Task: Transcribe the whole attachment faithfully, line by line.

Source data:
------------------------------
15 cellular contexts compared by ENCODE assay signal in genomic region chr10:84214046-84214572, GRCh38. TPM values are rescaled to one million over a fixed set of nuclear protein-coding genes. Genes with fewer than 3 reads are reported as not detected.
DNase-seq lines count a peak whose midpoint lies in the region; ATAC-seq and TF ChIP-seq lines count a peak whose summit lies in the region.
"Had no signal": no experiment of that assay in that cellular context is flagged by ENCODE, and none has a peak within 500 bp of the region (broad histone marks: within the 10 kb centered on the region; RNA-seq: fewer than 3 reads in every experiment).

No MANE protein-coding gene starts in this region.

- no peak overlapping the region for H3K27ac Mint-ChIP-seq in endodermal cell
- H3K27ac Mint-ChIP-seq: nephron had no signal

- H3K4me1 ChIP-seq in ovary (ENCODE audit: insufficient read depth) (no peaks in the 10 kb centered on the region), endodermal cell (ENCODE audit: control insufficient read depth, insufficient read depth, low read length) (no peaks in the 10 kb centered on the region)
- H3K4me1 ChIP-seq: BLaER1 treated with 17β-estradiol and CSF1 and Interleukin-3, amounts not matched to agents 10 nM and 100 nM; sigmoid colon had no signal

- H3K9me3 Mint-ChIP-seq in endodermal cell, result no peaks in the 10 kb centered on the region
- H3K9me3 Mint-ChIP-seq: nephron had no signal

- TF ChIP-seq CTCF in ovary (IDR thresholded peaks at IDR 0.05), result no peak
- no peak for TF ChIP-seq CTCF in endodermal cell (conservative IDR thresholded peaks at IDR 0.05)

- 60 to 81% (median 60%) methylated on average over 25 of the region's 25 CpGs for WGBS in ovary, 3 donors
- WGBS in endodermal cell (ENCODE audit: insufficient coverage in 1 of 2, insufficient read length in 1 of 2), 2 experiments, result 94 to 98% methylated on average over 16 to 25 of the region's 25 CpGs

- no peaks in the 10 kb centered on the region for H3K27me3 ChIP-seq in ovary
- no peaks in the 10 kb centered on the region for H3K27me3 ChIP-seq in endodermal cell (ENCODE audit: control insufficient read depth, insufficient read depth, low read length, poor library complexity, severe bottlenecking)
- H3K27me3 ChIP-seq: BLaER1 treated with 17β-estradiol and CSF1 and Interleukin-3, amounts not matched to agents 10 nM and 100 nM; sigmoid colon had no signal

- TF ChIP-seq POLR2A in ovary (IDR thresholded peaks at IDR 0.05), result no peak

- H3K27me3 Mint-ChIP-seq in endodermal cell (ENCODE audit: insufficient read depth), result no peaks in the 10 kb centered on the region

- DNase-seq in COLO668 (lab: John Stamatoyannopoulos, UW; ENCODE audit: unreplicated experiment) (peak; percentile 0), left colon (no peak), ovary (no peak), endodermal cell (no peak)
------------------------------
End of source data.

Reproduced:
15 cellular contexts compared by ENCODE assay signal in genomic region chr10:84214046-84214572, GRCh38. TPM values are rescaled to one million over a fixed set of nuclear protein-coding genes. Genes with fewer than 3 reads are reported as not detected.
DNase-seq lines count a peak whose midpoint lies in the region; ATAC-seq and TF ChIP-seq lines count a peak whose summit lies in the region.
"Had no signal": no experiment of that assay in that cellular context is flagged by ENCODE, and none has a peak within 500 bp of the region (broad histone marks: within the 10 kb centered on the region; RNA-seq: fewer than 3 reads in every experiment).

No MANE protein-coding gene starts in this region.

- no peak overlapping the region for H3K27ac Mint-ChIP-seq in endodermal cell
- H3K27ac Mint-ChIP-seq: nephron had no signal

- H3K4me1 ChIP-seq in ovary (ENCODE audit: insufficient read depth) (no peaks in the 10 kb centered on the region), endodermal cell (ENCODE audit: control insufficient read depth, insufficient read depth, low read length) (no peaks in the 10 kb centered on the region)
- H3K4me1 ChIP-seq: BLaER1 treated with 17β-estradiol and CSF1 and Interleukin-3, amounts not matched to agents 10 nM and 100 nM; sigmoid colon had no signal

- H3K9me3 Mint-ChIP-seq in endodermal cell, result no peaks in the 10 kb centered on the region
- H3K9me3 Mint-ChIP-seq: nephron had no signal

- TF ChIP-seq CTCF in ovary (IDR thresholded peaks at IDR 0.05), result no peak
- no peak for TF ChIP-seq CTCF in endodermal cell (conservative IDR thresholded peaks at IDR 0.05)

- 60 to 81% (median 60%) methylated on average over 25 of the region's 25 CpGs for WGBS in ovary, 3 donors
- WGBS in endodermal cell (ENCODE audit: insufficient coverage in 1 of 2, insufficient read length in 1 of 2), 2 experiments, result 94 to 98% methylated on average over 16 to 25 of the region's 25 CpGs

- no peaks in the 10 kb centered on the region for H3K27me3 ChIP-seq in ovary
- no peaks in the 10 kb centered on the region for H3K27me3 ChIP-seq in endodermal cell (ENCODE audit: control insufficient read depth, insufficient read depth, low read length, poor library complexity, severe bottlenecking)
- H3K27me3 ChIP-seq: BLaER1 treated with 17β-estradiol and CSF1 and Interleukin-3, amounts not matched to agents 10 nM and 100 nM; sigmoid colon had no signal

- TF ChIP-seq POLR2A in ovary (IDR thresholded peaks at IDR 0.05), result no peak

- H3K27me3 Mint-ChIP-seq in endodermal cell (ENCODE audit: insufficient read depth), result no peaks in the 10 kb centered on the region

- DNase-seq in COLO668 (lab: John Stamatoyannopoulos, UW; ENCODE audit: unreplicated experiment) (peak; percentile 0), left colon (no peak), ovary (no peak), endodermal cell (no peak)